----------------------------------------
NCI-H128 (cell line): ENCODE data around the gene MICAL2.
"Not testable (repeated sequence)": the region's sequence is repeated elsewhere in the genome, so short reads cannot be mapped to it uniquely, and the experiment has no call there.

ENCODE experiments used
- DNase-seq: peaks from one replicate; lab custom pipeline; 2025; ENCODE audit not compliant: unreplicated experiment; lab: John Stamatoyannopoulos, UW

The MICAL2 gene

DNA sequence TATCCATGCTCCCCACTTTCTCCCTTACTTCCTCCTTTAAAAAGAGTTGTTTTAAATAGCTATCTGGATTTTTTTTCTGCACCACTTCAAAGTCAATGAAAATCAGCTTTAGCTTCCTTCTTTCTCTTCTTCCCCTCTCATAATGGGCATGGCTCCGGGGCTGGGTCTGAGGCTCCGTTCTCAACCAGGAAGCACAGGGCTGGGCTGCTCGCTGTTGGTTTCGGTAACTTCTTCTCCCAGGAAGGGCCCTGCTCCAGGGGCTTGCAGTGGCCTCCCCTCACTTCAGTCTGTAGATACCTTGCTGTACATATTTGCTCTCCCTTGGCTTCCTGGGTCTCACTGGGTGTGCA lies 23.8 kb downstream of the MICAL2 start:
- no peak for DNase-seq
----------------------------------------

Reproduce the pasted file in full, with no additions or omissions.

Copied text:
NCI-H128 (cell line): ENCODE data around the gene MICAL2.
"Not testable (repeated sequence)": the region's sequence is repeated elsewhere in the genome, so short reads cannot be mapped to it uniquely, and the experiment has no call there.

ENCODE experiments used
- DNase-seq: peaks from one replicate; lab custom pipeline; 2025; ENCODE audit not compliant: unreplicated experiment; lab: John Stamatoyannopoulos, UW

The MICAL2 gene

DNA sequence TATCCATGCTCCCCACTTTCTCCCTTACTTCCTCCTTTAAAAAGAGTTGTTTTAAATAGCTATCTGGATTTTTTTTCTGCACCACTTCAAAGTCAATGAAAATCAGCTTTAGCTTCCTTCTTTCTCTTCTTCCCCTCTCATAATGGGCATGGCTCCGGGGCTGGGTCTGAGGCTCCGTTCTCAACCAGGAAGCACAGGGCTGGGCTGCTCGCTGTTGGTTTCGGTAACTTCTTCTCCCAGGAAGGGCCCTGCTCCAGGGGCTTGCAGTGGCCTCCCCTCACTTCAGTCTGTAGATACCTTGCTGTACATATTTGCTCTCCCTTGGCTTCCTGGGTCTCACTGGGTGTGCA lies 23.8 kb downstream of the MICAL2 start:
- no peak for DNase-seq